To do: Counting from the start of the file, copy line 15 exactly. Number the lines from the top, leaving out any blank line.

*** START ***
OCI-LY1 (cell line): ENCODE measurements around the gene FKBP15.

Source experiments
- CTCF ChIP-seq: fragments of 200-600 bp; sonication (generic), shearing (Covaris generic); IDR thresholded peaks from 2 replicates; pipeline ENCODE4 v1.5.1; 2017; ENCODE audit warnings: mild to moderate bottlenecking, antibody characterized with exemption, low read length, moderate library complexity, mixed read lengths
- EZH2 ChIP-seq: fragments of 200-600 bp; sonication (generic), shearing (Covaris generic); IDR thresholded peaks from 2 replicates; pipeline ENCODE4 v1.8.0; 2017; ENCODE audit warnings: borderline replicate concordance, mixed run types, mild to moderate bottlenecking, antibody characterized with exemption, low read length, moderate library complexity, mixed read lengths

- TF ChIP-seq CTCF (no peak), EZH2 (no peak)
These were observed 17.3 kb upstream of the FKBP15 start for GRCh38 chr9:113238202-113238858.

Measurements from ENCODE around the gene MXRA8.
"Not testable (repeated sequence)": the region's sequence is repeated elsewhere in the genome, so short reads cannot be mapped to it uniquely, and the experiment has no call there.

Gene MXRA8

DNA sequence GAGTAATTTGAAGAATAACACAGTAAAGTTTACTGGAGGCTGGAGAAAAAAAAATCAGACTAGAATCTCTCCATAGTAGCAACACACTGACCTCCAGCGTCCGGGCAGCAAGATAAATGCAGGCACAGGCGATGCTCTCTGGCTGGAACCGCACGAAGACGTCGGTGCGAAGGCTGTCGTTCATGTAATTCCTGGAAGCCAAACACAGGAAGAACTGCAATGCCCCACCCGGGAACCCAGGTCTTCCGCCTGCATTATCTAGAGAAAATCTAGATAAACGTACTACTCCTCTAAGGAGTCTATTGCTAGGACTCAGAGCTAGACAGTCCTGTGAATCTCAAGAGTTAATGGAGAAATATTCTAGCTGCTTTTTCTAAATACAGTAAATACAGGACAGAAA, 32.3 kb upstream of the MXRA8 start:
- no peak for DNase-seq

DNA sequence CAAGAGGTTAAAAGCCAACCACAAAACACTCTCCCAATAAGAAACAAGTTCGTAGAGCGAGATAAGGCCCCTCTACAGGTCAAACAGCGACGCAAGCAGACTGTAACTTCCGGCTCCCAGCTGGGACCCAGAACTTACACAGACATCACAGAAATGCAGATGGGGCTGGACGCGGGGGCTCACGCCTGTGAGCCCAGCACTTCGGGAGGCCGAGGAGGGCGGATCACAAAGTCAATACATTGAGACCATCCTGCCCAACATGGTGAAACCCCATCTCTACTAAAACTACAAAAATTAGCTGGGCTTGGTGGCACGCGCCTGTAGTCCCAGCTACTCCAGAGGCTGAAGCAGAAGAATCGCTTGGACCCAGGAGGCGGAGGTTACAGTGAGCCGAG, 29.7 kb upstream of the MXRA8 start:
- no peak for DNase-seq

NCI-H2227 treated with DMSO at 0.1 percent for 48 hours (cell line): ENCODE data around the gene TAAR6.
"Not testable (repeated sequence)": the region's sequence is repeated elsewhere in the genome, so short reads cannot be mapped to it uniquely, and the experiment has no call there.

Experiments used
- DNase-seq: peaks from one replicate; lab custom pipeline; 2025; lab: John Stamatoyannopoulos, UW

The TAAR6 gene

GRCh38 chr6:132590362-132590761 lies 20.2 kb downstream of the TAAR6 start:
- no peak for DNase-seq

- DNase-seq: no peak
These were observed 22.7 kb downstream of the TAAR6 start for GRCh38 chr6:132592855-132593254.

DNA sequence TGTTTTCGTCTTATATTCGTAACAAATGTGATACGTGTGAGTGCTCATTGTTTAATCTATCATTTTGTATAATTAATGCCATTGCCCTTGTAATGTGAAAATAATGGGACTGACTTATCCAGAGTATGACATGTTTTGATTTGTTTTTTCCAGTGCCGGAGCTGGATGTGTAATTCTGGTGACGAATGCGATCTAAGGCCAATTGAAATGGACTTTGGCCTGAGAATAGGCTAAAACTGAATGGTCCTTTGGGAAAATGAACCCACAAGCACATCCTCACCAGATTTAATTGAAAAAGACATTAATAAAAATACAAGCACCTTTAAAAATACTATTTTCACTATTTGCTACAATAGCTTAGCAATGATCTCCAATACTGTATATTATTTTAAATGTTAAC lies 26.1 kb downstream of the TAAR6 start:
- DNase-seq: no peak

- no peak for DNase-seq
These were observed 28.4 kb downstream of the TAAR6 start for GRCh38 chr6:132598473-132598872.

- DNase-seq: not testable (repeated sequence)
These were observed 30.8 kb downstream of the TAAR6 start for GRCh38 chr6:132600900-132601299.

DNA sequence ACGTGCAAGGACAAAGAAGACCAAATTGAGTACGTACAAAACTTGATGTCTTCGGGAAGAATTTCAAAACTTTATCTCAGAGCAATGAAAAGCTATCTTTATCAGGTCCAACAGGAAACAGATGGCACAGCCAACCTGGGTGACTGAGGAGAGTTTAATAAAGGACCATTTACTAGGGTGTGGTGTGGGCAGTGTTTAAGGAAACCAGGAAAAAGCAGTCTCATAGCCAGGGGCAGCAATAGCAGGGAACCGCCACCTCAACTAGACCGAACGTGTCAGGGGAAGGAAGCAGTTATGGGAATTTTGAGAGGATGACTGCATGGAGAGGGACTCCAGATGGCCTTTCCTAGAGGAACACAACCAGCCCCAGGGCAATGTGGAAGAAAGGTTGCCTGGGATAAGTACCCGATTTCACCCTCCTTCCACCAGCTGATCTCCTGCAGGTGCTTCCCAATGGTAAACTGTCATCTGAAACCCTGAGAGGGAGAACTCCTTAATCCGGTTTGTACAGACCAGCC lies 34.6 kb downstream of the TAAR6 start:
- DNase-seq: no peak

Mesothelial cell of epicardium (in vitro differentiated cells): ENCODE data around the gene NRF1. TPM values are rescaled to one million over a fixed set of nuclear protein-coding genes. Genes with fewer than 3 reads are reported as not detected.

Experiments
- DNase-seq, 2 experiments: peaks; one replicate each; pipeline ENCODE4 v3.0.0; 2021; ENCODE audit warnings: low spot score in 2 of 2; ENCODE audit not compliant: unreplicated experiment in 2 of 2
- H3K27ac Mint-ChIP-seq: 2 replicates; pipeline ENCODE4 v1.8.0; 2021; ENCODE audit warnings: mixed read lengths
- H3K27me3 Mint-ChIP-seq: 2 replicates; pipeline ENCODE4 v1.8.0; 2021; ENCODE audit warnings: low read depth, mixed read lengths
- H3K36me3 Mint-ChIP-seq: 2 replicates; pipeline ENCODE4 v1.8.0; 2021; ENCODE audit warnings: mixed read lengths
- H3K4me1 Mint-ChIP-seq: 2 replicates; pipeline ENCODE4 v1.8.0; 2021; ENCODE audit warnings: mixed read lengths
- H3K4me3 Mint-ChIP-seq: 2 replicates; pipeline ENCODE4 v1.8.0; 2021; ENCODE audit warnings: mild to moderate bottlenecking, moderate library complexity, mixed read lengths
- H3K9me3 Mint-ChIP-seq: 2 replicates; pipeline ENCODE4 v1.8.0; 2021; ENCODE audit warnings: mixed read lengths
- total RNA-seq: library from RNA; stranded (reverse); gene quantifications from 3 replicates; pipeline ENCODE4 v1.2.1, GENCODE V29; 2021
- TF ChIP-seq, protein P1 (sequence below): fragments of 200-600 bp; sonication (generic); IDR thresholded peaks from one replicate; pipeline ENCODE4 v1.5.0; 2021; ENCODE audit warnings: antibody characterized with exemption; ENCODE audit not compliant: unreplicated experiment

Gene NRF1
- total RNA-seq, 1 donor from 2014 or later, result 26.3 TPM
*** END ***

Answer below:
"Not testable (repeated sequence)": the region's sequence is repeated elsewhere in the genome, so short reads cannot be mapped to it uniquely, and the experiment has no call there.